Ways to Keep Your School Up to Par with the Latest Wiring & Lighting for Optimum Learning

Lighting for Optimum Learning in Your School or Library

Educational establishments serve a unique role in our society. They’re more than places of learning - they allow people to feel a sense of belonging and can tie a neighborhood together as a center of community cohesion.

It’s no secret that individuals learn best when they’re in an environment that actively supports learning. With the wide array of distractions available at our fingertips at all times in the modern world, it is all the more imperative that spaces are created to work towards the true pursuit of knowledge and well-being.

The correct electrical outlets and lighting can help keep students attentive and plugged in while ensuring that teachers achieve outcomes that support certain tasks. Lighting has a profound effect on our mood and ability to learn, and the right light can not only enhance the learning environment but boost feelings of safety, strengthen an institution’s brand and reputation, and inspire students to exceed expectations and do more.

Help students stay focused and follow these tips to make sure that your learning environment is a dynamic space where minds can focus.

Choose the right color

The effects of lighting color temperatures are known to affect the performance of students. CCTs, or correlated color temperatures, are a simple way to differentiate the color appearance of a light source. 

A low CCT - below 3500 Kelvin (K) - gives off a yellowish white light that appears warm, while a high CCT - over 5000 K - provides a blueish white that appears cool. Incandescent bulbs emit light between 2500 K and 3000 K, while fluorescent lamps range from 2500 K to 5000 K.

Students scored best on academic tests when they performed under the 6500 K lighting condition that is known to have the “highest level of physiological alertness,” while the 3500 K was deemed the most “relaxing.” These findings adhere to the so-called Yerkes-Dodson Law that postulates that people tend to perform best at certain levels of mental stimulation and worse when these levels are either too low or too high. The duration of exposure to intense lighting can also affect performance.

Warmer light will generally make a space feel cozier, while whiter light can lead to a more task-oriented vibe.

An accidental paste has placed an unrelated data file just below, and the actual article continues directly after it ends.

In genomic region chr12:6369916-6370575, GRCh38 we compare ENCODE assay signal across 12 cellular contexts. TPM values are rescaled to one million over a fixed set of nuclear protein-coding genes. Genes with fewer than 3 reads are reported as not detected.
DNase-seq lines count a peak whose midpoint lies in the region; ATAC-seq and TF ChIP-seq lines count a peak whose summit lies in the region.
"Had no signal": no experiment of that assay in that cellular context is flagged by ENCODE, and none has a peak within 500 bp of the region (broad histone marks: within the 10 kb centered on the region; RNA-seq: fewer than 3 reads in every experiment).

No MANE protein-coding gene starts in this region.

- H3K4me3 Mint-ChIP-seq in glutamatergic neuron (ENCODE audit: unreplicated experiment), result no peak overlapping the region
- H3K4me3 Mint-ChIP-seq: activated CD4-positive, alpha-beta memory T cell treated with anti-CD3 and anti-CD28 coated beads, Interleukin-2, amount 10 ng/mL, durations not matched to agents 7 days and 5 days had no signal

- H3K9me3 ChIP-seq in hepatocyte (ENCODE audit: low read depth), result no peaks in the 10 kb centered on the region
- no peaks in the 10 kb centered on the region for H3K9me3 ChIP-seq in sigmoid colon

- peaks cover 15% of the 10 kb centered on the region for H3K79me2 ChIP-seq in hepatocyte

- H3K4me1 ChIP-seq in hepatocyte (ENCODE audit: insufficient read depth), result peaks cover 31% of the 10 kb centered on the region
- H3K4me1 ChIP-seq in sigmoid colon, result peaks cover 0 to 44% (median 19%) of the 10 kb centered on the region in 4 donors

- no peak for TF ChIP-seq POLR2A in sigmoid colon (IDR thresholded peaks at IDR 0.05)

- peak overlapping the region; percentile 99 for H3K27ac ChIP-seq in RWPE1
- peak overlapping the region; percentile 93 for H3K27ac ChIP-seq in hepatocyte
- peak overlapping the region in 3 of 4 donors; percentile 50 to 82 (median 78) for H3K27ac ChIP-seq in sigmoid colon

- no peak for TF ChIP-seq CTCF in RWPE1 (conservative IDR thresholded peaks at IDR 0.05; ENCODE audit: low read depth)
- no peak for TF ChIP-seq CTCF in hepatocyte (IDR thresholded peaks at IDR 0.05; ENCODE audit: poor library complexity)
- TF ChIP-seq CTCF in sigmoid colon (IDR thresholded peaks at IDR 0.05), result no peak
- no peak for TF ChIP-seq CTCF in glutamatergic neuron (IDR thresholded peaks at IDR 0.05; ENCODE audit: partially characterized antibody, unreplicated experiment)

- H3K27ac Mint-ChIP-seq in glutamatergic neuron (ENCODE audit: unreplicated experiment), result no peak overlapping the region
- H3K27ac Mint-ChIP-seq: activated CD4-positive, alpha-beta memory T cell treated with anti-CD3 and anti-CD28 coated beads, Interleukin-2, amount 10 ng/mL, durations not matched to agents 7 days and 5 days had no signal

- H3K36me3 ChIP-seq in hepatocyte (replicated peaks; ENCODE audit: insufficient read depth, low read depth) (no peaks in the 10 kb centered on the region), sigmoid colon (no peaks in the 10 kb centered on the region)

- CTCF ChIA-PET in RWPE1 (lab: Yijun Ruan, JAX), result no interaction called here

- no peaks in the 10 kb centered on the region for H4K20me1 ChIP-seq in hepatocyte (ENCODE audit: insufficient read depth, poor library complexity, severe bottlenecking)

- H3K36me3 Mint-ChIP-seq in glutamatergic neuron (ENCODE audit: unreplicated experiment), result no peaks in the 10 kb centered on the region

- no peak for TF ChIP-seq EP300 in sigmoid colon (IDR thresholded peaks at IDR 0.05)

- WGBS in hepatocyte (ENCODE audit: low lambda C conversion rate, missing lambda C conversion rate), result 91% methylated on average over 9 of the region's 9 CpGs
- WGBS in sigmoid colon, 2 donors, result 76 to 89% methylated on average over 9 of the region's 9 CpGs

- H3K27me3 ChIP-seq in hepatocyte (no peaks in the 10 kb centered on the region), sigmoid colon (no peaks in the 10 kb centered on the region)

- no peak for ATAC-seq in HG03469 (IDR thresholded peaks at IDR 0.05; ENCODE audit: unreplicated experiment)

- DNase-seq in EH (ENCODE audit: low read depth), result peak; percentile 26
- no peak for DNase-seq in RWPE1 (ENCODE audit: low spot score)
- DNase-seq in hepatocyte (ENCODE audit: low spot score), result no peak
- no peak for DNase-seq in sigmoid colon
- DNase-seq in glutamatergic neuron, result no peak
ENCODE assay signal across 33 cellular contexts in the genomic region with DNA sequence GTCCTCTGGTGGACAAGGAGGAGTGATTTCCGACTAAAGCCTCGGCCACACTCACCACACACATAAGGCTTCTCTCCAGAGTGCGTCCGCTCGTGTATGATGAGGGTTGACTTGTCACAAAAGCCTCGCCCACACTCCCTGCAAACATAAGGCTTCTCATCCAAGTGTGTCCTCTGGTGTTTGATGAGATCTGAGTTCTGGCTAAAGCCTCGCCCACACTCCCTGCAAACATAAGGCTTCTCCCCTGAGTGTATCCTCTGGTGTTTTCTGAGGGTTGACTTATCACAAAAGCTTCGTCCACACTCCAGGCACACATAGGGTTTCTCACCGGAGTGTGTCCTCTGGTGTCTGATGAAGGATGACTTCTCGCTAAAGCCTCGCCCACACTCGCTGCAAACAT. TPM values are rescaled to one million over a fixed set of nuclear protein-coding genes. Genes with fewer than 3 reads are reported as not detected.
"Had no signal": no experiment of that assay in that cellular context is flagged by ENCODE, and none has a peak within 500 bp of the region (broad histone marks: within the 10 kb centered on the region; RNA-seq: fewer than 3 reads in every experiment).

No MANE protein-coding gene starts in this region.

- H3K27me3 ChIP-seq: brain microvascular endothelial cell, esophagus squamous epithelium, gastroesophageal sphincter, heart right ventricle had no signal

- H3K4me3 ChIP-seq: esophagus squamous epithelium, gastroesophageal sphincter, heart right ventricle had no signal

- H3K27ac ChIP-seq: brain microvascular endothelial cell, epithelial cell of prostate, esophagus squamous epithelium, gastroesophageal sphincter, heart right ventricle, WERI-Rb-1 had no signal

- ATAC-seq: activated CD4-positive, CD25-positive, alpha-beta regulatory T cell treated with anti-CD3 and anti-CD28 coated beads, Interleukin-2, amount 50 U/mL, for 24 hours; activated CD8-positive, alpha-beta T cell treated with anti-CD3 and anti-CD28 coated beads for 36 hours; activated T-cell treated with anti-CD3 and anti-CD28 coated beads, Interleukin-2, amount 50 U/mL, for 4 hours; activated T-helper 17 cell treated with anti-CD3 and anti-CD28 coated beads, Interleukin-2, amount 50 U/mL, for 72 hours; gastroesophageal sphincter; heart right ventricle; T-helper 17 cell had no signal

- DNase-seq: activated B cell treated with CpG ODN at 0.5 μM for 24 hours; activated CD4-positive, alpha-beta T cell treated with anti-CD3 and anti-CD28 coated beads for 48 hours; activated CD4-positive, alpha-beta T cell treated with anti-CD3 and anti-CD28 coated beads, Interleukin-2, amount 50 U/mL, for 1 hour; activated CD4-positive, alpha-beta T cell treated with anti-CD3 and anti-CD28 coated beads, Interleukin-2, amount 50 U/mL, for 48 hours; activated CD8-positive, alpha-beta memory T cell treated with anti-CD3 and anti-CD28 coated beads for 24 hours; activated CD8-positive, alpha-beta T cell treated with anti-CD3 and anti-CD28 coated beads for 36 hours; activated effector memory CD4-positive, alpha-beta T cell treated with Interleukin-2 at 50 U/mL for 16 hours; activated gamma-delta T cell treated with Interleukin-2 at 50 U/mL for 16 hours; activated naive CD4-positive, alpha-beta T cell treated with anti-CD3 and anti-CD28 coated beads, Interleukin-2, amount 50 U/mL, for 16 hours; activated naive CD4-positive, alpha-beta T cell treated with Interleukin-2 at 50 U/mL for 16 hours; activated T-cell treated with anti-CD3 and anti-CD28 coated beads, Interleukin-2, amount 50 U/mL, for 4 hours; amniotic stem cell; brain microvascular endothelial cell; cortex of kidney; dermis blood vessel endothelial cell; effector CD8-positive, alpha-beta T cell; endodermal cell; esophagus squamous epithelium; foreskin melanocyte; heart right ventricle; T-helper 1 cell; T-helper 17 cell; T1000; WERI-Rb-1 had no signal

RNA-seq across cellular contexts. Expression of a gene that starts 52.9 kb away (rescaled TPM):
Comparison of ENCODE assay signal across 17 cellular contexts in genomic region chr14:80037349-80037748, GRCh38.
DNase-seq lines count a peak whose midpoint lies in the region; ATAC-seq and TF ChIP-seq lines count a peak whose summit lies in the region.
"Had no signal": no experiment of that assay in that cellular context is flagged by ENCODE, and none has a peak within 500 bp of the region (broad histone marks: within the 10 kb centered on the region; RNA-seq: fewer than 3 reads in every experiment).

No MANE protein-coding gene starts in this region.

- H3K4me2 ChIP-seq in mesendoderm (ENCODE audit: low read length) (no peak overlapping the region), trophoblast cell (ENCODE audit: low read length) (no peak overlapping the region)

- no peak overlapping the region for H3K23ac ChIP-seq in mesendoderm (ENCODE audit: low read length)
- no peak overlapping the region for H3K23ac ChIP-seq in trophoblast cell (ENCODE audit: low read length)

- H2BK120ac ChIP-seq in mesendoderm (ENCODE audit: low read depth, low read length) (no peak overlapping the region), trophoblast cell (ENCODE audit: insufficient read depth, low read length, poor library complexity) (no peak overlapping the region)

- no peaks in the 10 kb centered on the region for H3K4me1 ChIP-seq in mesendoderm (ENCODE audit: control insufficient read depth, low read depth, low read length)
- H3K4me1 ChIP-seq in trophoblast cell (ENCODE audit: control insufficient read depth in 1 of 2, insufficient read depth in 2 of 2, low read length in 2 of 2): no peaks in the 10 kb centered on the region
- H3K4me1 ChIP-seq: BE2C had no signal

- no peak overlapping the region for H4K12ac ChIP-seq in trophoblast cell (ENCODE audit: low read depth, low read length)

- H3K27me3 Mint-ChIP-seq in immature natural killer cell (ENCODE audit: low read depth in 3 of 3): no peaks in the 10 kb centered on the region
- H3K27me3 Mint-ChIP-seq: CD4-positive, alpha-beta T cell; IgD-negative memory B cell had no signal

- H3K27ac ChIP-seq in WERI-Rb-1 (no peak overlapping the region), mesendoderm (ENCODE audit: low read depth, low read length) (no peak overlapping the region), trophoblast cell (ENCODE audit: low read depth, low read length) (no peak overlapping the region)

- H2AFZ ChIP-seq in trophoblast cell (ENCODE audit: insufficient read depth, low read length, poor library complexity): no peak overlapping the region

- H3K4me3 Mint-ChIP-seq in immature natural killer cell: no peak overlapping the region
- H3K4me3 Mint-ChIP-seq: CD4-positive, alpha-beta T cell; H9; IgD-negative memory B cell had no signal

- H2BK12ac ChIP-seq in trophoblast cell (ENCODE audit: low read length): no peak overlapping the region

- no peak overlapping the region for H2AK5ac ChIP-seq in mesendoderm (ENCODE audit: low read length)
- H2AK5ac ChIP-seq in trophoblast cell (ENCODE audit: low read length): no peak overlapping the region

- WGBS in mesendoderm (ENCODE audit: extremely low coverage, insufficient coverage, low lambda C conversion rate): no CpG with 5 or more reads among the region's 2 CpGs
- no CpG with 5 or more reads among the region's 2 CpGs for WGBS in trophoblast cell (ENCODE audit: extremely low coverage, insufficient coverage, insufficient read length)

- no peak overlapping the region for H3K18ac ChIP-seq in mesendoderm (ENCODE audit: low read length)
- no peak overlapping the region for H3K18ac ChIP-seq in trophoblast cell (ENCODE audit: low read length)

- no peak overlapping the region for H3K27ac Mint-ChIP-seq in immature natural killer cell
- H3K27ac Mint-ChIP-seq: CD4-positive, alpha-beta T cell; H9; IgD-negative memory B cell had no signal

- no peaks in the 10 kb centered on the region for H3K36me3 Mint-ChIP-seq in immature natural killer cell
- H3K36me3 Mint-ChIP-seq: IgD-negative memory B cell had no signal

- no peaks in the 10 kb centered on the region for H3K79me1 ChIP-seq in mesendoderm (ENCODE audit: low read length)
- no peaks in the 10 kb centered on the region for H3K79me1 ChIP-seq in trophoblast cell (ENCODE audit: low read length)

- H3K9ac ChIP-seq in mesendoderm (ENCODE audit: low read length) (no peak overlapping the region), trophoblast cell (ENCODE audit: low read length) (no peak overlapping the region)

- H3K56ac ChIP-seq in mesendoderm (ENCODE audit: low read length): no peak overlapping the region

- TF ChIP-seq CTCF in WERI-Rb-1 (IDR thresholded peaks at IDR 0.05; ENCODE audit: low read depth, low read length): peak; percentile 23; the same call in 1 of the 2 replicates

Save energy and cut costs 

Reduce costs by installing energy-efficient LED lights that dim when detecting an empty classroom or sufficient natural light. Adapting light levels and schedules remotely can reduce energy usage further and provide a greater opportunity to vary lighting parameters that can affect circadian and behavior responses for students, teachers, and other users of the classroom.

LED lighting with embedded sensors can reduce energy usage by up to 75% and last 25 times longer. Implementing automatic dimming means you’ll only pay for lighting when and where it’s needed.

Going LED doesn’t only help the environment and your bank account - it may also help you qualify for Green Building Certification credits. 

Add a lot with a little

LED modules can allow you to light the furniture and walls in a space in such a way that it appears as if they’re illuminating themselves, giving off an exciting but also relaxing vibe. LED spotlights that are hidden in ceiling beams can project an intense but narrow-beamed illumination that makes it look like the light is appearing from nowhere.

Play around with the moods that lighting can convey. Going with brighter lighting in the morning can generate energy and set the tone for the rest of the day while ending the day with warm lighting can offer tranquility and calm as you wrap up the day with discussions or creative activities.

Indirect lighting is softer and can relax the mood, while direct downward lighting can feel more aggressive. Explore what suits your classroom and what you want to achieve in your learning area. Pacman Electric can help!

Be mindful

The right lighting set up can not only boost concentration but alleviate headaches. The fluorescent lighting that is used in most classrooms can lead to migraines and a heightened feeling of anxiety.

By diffusing harsh light and welcoming more natural light into a learning space, you work with the body's natural circadian rhythms to let the brain know that it’s time to be alert and awake. Much like the sun, lighting in a classroom affects students and educators in how they respond to their environment.

The right lighting can lead to a greater culture of mindfulness in the classroom, which in turn can allow students to more easily control their emotions and give them more confidence during a long school day.

You can create lasting change through illumination. Experiment with dimming the lights down when students return from the recess of lunch and see if they’re calmer and ready to learn. Convert what otherwise would be used as wasted space in a room into an area where students can relax, study, and mingle.  

Look into full-spectrum lights that offer a more natural experience and put less strain on the student’s eyes. Eschew fluorescent lights and play around with lamps and dimmers. Set lighting levels to increase everyone’s comfort, happiness, and productivity.

Convey the joy of learning to those around you by following these tips and improve the quality of life for everyone walking through the doors of your learning space. If you’d like to transform your school, library, or business in a dramatic way, contact us today! We’d love to assist you in the learning process.

Chris Pacchioli